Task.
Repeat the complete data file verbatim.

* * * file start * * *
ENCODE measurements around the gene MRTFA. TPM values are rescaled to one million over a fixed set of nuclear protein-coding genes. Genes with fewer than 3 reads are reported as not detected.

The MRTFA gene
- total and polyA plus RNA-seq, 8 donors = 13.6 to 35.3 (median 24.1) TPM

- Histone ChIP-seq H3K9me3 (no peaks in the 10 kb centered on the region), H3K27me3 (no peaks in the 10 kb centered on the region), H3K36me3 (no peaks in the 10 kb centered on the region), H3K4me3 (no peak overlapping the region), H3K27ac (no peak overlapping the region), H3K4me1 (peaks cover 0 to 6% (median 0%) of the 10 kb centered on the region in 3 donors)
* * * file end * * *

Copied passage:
ENCODE measurements around the gene MRTFA. TPM values are rescaled to one million over a fixed set of nuclear protein-coding genes. Genes with fewer than 3 reads are reported as not detected.

The MRTFA gene
- total and polyA plus RNA-seq, 8 donors = 13.6 to 35.3 (median 24.1) TPM

- Histone ChIP-seq H3K9me3 (no peaks in the 10 kb centered on the region), H3K27me3 (no peaks in the 10 kb centered on the region), H3K36me3 (no peaks in the 10 kb centered on the region), H3K4me3 (no peak overlapping the region), H3K27ac (no peak overlapping the region), H3K4me1 (peaks cover 0 to 6% (median 0%) of the 10 kb centered on the region in 3 donors)